Soviet Women and Agitprop
Many of the hallmarks of modern propaganda were born out of the Russian Revolution of 1917, in which the imperial Romanov dynasty was overthrown. The Bolsheviks (who later became the Communist Party of the Soviet Union) seized authority shortly after the revolution, calling for the transfer of power to the working class, or proletariat. To disseminate their agenda to a largely rural and illiterate nation, the Bolsheviks established a unified visual vocabulary, which they circulated widely through a range of mediums including posters, film, monuments, and theater.
Women played a critical role in defining and broadcasting the Communist cause. While gender equality in labor, education, and suffrage were framed as fundamental to the Bolshevik platform, the lived reality was much more complex. During the early years of Soviet society, increased access to education and resources allowed an unprecedented number of avant-garde female artists to produce art under the banner of Constructivism, a movement that emphasized formal abstraction and design. Yet, despite their elevated station as artists, women were seldom depicted as primary subjects in Soviet political art of the time.
As the Communist Party became increasingly conservative in the 1930s, women were encouraged to direct their efforts away from more prestigious mediums such as oil painting and sculpture, and focus on state-sponsored poster design. These shifts prompted female artists to synthesize their abstract Constructivist training with more widely legible realist figuration, producing a new iconography of the heroic woman worker and comrade that defied traditional notions of femininity.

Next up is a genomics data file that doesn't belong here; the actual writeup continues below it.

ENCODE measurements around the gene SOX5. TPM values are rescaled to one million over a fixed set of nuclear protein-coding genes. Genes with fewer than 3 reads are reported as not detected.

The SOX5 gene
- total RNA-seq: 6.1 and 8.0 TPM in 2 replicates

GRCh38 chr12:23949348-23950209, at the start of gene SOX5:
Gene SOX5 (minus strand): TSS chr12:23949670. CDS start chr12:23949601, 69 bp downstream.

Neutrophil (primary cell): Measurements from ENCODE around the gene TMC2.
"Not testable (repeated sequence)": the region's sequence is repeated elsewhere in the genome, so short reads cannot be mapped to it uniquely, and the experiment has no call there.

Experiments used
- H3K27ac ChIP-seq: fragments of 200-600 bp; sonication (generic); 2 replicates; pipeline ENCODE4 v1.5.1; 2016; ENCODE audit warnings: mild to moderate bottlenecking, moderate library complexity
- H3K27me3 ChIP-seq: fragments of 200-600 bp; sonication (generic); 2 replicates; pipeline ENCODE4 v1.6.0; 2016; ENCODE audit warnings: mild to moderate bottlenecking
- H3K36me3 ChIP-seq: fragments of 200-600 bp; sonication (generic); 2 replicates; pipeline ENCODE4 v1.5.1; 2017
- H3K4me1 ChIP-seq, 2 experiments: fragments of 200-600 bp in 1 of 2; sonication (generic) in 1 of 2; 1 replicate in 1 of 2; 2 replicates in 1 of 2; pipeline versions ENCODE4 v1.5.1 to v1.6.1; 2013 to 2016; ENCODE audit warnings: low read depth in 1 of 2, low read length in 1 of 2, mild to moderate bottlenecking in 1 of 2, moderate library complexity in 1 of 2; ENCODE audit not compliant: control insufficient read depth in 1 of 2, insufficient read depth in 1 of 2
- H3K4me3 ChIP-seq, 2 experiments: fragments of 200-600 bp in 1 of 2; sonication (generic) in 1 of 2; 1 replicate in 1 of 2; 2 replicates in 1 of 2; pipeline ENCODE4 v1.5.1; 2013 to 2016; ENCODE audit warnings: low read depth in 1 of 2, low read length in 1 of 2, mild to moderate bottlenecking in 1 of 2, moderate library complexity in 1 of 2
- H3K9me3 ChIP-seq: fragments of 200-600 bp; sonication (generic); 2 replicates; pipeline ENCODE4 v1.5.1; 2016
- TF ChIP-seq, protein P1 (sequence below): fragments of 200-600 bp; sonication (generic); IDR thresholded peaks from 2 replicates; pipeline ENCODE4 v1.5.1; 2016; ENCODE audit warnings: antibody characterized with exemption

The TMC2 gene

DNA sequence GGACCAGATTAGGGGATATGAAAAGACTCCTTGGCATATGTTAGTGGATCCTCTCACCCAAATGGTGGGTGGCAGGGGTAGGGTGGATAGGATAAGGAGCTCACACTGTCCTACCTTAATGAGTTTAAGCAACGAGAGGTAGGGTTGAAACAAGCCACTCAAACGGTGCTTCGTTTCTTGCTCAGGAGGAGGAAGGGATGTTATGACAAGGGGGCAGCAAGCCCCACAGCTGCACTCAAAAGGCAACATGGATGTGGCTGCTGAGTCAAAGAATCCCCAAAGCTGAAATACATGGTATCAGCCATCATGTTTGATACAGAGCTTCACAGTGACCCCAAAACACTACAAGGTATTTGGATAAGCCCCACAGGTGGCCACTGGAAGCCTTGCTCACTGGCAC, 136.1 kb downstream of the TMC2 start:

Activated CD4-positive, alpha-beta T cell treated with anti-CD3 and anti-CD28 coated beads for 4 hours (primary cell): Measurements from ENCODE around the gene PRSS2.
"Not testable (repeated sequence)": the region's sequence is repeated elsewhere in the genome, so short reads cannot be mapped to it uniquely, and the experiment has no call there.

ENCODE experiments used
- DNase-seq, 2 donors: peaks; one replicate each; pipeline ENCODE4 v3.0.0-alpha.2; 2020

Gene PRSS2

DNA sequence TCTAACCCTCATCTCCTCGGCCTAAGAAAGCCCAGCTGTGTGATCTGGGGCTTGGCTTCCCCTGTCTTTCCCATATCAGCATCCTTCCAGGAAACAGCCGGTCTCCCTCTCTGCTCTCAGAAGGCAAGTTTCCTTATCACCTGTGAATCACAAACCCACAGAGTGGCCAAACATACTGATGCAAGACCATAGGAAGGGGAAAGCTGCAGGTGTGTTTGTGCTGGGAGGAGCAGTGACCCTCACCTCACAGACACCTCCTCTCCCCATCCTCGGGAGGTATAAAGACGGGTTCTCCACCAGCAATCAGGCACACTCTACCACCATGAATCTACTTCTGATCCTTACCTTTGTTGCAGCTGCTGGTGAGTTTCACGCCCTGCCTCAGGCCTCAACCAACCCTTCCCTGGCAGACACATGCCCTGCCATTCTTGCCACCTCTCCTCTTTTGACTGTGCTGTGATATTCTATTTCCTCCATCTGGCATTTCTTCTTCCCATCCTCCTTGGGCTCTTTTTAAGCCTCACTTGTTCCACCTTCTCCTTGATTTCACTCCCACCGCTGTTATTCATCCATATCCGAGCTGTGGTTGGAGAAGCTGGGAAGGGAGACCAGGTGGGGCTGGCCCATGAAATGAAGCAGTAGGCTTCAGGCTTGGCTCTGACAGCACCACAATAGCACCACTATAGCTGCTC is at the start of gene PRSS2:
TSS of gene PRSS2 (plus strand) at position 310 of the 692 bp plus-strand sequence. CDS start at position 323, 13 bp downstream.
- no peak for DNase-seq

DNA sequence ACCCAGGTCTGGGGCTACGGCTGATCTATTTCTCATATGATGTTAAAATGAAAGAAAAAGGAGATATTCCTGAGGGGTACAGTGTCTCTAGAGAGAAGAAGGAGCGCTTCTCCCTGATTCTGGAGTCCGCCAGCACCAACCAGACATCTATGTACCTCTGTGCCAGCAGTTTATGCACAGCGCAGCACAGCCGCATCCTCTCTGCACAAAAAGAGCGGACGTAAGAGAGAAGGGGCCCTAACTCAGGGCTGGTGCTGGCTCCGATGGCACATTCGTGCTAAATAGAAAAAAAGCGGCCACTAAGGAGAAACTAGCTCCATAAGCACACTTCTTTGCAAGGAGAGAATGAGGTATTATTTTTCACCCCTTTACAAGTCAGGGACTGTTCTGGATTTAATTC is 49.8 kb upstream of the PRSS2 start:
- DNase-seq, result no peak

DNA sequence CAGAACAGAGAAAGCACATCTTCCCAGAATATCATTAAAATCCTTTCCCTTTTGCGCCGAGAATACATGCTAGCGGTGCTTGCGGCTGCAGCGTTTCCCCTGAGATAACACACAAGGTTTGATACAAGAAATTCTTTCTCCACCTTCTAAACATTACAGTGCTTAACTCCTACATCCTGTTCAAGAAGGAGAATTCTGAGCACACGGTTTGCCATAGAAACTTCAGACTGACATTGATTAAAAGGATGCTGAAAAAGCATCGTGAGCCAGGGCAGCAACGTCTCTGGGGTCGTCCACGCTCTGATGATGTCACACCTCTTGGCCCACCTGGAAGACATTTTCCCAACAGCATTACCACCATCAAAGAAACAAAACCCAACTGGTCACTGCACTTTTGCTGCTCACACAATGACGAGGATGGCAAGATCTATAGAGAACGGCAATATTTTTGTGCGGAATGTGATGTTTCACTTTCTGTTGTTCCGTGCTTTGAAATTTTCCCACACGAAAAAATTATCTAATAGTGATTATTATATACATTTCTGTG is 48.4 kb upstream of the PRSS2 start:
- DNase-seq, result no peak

Tina Modotti in Mexico
Tina Modotti (Italian, 1896–1942) moved to Mexico in 1923 as the apprentice, studio assistant, and romantic companion of the well-known American photographer Edward Weston. Yet, while he treated the country as an artistic subject and left after two extended visits, Modotti became deeply involved with the political and artistic communities of her adopted country.
Her commitment to the Mexican people and the socialist ideals of the Communist Party greatly influenced her photography—both in her subject matter and in the distribution of the work. Whereas her earlier modernist still lifes were primarily targeted to art audiences and collectors, the photographs she took from 1926 to 1930 of poverty, workers reading and marching, and revolutionary symbols and leaders had an important life as widely reproducible images.
Her pictures circulated the globe through international socialist publications and El Machete, the official Communist paper in Mexico City, for which Modotti was a contributing editor, translator, and photographer. The broad appeal and legibility of Modotti’s recurring photographic themes were conducive to building international solidarity among dispersed activists fighting economic and colonial exploitation.
Women's Suffrage in the United States
From the start of the twentieth century until the passage of the Nineteenth Amendment in 1920, women from across the United States organized a strategic crusade to attain the right to vote. Suffragists embarked on a cross-country campaign, circulating their message through wheat-pasted posters, colorful banners decorating their vehicles, and publications.